Vacation provides chance to recharge personal batteries, create memories

The wild horses of Shackleford Banks, North Carolina, can move in herds around the island. The horses are feral and part of the ecosystem of the island.

I’m not one to take huge, extended vacations anymore. A week is enough time to build up some terrific memories.

When I was a kid, every two years, my parents would save up money and we would be gone for two weeks, traveling across the United States in a maroon Volare station wagon and a canvas tent designed for a family of four.

The use of the tent allowed us to save on hotel costs. Those excursions included fishing trips or tickets to Disney World.

My brother and I even had bunk cots. I had the bottom cot and he had the top. It was not necessarily glamorous by any stretch and we learned a lot about being together. In all these adventures, there are thousands of memories to call on.

Last week, we spent time in North Carolina. First, we enjoyed a few days with my daughter’s boyfriend’s family in Durham and then we headed for Atlantic Beach. It’s been years since I have been in the ocean.

I got in the water and allowed the surf to roll me around the fine sands.

For some people, spending hours and hours at the beach, reading, playing in the water and building sandcastles is the epitome of a perfect vacation. For others, the chance to see a different part of the country beckons sightseeing and excursions. For our little family, it’s a bit of both. We had a chance to see an aquarium and a fort one day with plenty of time to go to the beach.

On another day, we went to Shackleford Banks, a barrier island system on the coast of Carteret County, North Carolina. We took a passenger ferry out to the island, which is part of the National Park Service.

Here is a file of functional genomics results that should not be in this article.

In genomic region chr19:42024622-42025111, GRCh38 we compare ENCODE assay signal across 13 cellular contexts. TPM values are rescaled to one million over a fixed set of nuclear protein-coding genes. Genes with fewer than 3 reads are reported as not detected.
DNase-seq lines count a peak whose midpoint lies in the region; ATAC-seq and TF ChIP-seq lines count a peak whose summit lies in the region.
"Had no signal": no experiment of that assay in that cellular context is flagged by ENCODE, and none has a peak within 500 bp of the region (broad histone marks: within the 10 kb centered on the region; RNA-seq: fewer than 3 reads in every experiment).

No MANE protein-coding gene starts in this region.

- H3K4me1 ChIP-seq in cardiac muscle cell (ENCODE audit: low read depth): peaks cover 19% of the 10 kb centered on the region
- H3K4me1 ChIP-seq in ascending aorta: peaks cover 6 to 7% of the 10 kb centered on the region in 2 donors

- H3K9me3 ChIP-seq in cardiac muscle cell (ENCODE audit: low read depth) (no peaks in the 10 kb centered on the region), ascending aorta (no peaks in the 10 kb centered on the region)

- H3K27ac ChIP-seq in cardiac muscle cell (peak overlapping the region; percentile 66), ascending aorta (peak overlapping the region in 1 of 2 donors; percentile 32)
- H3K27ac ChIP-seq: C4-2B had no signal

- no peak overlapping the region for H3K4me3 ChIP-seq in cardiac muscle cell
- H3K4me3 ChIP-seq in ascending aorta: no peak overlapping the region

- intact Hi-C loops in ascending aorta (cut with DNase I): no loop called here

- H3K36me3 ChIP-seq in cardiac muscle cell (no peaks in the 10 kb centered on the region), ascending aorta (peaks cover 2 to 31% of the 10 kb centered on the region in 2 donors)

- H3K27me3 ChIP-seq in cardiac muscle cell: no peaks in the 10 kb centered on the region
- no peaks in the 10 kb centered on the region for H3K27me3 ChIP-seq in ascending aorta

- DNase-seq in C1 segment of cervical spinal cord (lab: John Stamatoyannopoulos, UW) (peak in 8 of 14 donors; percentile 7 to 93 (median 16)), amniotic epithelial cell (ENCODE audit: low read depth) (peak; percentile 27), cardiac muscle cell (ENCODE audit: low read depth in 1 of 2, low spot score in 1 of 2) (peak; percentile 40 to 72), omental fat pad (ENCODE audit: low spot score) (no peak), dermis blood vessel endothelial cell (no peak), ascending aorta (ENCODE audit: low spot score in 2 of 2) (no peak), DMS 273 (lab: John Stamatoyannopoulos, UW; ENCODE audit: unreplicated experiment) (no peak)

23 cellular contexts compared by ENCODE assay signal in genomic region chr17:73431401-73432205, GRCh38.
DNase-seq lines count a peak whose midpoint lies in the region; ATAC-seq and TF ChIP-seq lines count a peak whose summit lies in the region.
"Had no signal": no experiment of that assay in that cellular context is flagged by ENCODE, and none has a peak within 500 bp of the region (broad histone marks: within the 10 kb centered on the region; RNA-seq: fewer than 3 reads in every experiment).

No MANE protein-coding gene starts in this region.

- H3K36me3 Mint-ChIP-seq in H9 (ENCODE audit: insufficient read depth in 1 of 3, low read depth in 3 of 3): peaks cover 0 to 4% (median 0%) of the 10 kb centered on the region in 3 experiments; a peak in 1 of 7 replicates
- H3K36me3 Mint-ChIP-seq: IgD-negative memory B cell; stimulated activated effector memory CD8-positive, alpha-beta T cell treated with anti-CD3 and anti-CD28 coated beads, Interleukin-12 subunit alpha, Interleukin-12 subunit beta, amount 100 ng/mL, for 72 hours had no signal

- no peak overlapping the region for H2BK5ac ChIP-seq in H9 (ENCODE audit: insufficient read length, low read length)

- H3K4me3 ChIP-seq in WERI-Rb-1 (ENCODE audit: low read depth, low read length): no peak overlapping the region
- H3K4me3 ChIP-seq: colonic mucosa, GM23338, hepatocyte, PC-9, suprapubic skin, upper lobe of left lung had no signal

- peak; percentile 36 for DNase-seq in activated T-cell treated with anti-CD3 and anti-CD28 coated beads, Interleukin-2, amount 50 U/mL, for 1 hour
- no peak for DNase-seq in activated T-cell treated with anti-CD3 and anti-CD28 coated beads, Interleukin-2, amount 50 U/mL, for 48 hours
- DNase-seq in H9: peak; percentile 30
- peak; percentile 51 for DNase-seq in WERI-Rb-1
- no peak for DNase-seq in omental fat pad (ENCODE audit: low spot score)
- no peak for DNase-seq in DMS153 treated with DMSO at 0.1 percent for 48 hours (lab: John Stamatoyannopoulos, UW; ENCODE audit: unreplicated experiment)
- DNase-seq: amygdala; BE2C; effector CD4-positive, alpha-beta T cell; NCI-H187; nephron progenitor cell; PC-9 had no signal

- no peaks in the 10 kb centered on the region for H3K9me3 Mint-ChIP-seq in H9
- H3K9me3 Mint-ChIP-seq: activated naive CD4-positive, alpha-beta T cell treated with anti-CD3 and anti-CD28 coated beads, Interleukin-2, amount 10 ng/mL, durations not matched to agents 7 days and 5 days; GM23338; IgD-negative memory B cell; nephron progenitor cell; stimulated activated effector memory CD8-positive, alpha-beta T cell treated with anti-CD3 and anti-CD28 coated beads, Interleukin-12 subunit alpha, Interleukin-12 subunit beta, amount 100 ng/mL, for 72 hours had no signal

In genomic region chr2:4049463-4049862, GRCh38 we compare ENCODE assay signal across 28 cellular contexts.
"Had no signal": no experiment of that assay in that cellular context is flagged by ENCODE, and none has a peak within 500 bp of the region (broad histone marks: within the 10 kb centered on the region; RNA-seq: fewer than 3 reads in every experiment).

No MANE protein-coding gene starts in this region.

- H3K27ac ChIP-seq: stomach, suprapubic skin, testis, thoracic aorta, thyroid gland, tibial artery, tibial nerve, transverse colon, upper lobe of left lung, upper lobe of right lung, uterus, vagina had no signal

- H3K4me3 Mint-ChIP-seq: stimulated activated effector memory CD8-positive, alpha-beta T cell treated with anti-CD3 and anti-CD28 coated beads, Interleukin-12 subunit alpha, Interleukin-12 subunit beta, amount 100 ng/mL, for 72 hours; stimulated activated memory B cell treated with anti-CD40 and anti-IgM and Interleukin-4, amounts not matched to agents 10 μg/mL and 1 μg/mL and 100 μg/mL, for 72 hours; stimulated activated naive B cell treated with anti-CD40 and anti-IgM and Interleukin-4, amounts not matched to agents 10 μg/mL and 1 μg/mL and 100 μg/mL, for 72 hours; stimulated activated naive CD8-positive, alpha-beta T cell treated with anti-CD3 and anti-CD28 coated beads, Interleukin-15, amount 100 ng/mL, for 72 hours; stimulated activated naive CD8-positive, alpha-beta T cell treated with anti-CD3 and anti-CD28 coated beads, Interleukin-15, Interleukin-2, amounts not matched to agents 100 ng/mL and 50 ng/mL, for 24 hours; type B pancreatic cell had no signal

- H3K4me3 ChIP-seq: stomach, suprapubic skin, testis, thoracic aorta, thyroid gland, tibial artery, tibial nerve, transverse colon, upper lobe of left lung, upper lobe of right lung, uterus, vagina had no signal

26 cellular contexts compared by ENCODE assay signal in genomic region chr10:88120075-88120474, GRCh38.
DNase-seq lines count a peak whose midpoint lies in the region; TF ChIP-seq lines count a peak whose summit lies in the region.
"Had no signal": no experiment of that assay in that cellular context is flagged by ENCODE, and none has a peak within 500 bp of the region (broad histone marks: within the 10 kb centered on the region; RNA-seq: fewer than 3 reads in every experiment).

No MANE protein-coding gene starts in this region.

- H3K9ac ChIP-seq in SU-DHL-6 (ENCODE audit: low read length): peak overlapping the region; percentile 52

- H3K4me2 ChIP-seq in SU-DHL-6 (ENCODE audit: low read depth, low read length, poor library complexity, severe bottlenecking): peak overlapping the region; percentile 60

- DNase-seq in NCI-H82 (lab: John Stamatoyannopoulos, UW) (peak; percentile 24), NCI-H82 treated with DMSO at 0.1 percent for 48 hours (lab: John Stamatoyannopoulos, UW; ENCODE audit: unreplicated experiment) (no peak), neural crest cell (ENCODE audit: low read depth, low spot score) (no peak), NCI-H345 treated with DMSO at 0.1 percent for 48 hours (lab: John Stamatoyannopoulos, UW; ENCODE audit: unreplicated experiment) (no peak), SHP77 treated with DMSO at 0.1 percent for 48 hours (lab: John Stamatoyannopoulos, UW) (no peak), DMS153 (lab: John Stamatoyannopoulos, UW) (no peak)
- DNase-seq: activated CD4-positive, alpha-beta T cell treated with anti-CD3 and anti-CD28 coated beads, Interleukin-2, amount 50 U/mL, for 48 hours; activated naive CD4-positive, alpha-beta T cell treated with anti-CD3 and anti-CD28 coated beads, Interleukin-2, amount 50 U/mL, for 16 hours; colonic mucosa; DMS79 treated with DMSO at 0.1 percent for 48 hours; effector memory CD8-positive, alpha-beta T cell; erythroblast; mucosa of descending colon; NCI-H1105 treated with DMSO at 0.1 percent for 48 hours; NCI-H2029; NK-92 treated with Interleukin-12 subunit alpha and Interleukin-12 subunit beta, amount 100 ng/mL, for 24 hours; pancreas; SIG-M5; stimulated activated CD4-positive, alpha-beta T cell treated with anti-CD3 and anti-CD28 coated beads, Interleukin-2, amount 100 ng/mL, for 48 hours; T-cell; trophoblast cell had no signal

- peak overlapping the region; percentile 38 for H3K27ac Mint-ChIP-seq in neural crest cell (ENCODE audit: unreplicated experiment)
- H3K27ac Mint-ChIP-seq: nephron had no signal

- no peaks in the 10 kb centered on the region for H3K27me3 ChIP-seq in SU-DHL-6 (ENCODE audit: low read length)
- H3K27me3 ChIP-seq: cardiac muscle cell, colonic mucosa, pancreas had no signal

While we watched boaters drive around the island looking for a place to swim, our reason for the visit was the wild horses. Like the western mustangs, eastern horses were reintroduced to North America by European explorers and settlers. Records show horses living on the Outer Banks for centuries. Genetic research shows evidence of Spanish ancestry in the Shackleford herd.

The horses aren’t huge, but they are lovely, roaming around seemingly oblivious to us humans. As a child, I read a book called “Misty of Chincoteague,” which is about a wild horse in Virginia. While we weren’t going to Virginia, I knew the wild horses were nearby in North Carolina.

My brother and I, of late, have been talking about bucket lists. Seeing the wild horses was part of mine.

I’m not sure if I can pinpoint why seeing the wild horses is on my bucket list. Maybe it’s reaching back to my childhood and a love of horses.

Whatever the reason, I got a chance to watch the horses, take photos and add to my storehouse of vacation memories.

Southeast Editor Kellie Houx can be reached at kellie.houx@mycouriertribune.com or 389-6630.

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